One dresser drawer is filled with syringes, another with antibiotics.
Off to the side, a mini refrigerator is stocked with still more medicine. Amir estimates he takes 50 or more pills each day. In case he gets confused there are two lists taped to the mirror in his cluttered room. One tells him the medication he must take in the morning; the other lists his evening regimen.
Amir himself spends his time tethered to an oxygen tank. When his father or girlfriend wheels him outside for some fresh air, he must take a portable tank with him.
Not an easy way to live, the 27-year-old Israeli software programmer says, but when you are battling cystic fibrosis and you’re awaiting a match for a double lung-liver (possibly kidney) transplant at UPMC Presbyterian Hospital, you do what you must to survive.
“[I’m] trying to do my best,” the soft-spoken Amir said from his bed.
Which is what he’s been doing his entire life.
Amir and his twin brother Tal were diagnosed with cystic fibrosis shortly after their birth. From that day on, the boys were subjected to constant physical therapy, medication, tests, X-rays.
Still, their conditions worsened. Three years ago, Tal underwent a double lung transplant, but infection developed and he died a year later.
Cystic fibrosis is a disease passed down through families, and causes thick, sticky mucus to build up in the lungs, digestive tract and other areas of the body. It is one of the most common chronic lung diseases in children and young adults. A life-threatening disorder, it is also prevalent among Ashkenazi Jews.
In Amir’s case, diabetes and being born with one kidney have complicated his condition.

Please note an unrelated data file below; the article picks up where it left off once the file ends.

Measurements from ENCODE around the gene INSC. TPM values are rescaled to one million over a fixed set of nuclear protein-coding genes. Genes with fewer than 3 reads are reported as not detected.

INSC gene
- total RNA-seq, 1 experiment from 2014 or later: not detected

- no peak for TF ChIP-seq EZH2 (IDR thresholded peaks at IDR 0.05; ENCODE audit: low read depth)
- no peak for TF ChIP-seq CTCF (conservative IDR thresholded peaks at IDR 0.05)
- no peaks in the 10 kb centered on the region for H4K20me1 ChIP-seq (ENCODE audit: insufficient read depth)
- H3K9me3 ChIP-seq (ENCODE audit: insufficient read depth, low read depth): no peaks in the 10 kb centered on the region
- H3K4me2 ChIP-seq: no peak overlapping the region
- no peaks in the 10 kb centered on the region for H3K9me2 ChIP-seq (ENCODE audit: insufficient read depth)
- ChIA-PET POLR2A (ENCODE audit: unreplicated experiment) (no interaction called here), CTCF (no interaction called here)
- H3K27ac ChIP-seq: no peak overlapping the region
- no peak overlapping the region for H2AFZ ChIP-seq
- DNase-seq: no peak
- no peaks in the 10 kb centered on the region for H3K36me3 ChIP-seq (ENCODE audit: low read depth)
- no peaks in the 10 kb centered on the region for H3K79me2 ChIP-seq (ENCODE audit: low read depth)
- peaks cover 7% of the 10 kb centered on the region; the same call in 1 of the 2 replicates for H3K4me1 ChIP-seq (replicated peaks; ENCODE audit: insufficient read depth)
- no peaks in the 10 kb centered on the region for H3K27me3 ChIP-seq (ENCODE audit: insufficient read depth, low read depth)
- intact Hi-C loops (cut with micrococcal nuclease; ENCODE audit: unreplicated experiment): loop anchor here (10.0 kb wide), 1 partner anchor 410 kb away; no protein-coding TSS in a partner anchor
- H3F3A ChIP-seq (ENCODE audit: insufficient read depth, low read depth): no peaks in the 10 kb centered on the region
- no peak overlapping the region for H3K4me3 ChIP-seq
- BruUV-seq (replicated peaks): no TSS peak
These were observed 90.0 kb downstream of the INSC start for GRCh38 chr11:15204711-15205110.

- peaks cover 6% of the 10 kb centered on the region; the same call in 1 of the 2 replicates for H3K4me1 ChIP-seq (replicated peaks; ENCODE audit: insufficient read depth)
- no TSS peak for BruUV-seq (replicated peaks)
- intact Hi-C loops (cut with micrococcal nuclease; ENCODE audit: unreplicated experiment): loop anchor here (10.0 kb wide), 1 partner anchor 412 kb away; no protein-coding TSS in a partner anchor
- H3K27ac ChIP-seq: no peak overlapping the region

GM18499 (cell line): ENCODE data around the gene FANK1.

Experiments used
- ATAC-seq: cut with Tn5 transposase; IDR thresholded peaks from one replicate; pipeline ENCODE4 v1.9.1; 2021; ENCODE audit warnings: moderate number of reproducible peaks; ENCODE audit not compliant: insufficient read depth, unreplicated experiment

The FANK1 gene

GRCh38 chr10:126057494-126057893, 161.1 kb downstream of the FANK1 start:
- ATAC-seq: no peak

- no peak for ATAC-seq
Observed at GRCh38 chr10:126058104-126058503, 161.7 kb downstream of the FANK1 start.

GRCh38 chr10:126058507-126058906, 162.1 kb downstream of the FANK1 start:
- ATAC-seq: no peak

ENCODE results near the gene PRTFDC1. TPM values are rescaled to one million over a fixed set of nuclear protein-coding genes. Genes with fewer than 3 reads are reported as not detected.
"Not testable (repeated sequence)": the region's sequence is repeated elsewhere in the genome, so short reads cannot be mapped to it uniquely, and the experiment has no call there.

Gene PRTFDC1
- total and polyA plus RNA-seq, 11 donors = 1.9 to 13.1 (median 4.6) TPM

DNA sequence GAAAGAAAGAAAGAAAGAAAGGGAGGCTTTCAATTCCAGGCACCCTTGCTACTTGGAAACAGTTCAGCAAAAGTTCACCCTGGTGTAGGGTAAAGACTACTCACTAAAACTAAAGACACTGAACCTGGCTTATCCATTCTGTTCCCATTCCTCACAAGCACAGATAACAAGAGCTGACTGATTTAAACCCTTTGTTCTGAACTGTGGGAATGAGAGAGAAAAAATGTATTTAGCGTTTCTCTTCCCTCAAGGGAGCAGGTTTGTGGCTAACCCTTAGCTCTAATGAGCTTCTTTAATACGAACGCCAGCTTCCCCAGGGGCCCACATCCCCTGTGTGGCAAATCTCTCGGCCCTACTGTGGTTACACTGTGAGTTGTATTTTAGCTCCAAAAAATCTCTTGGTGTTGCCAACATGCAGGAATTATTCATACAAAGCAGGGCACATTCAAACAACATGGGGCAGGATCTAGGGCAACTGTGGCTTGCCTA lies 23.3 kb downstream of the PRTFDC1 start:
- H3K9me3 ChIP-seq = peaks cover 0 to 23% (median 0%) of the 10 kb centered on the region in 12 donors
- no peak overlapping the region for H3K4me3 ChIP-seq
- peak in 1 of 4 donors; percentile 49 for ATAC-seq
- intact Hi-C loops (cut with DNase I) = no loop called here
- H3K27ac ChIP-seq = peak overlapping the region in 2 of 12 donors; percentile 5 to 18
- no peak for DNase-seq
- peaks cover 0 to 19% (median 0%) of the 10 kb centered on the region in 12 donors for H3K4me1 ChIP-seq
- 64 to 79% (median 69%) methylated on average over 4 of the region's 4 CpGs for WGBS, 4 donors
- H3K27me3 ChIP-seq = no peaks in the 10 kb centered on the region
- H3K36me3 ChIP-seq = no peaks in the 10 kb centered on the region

According to Eli Ashkenazi, the twins’ father, Amir’s doctors said that his transplant couldn’t be done in Israel, and recommended he go abroad — to Pittsburgh — to have the procedure done. His father, girlfriend Or Laor Stern, and her son, and a physician all accompanied Amir on the 13-hour flight from Tel Aviv to Newark and from there to Pittsburgh March 15, where he was immediately admitted for a battery of tests for some 10 days.
Since then, the group has been waiting at Family House, one block from the hospital, for an organ match.
Actually, Stern said she might be a match as a partial liver donor. It’s something she is more than willing to to do for her boyfriend.
“I don’t even have a second thought about it,” she said. “If I can help him live, I’ll do it.”
Insurance is covering the cost of the operation plus Amir’s travel expenses to and from Pittsburgh. The rest, however, must come out of the family’s pockets, and Eli Ashkenazi, an agronomist, is on an unpaid leave from his job to take care of his son. His company though is holding his position.
The family did interviews on Israeli television seeking help. They reached out to Pittsburghers before coming here, including Tzipy Gur, who sent out an email to the Jewish community.
Aviva Fort, who manages a local classifieds group on Yahoo, has busily spread the word about the family’s needs.
“A number of individuals have responded in what ways they can,” Fort said in an emailed response to the Chronicle. “The problem is that the need here is so tremendous. So much help is needed.”
For instance, the family needs a handicapped accessible apartment, packaged food for Amir (cooked meals for the others), rides to and from their residence to the hospital or wherever else they must go (Amir can’t take public transportation).
Considering the wait for a donor and the recovery time for the operation, Eli said the family could be in Pittsburgh for months — close to a year even.
The worst of it may be the Ashkenazis can’t go to a Passover seder this week due to Amir’s condition.
Next year’s Passover, he hopes, will be a happier occasion.
“Hopefully, next year we will do it in Israel with everybody,” he said. “It will be OK.”
Want to help?
Visit www.life4amir.co.il/english for details on how to make tax deductible contributions to help the Ashkenazi family.
(Lee Chottiner can be reached at email@example.com.)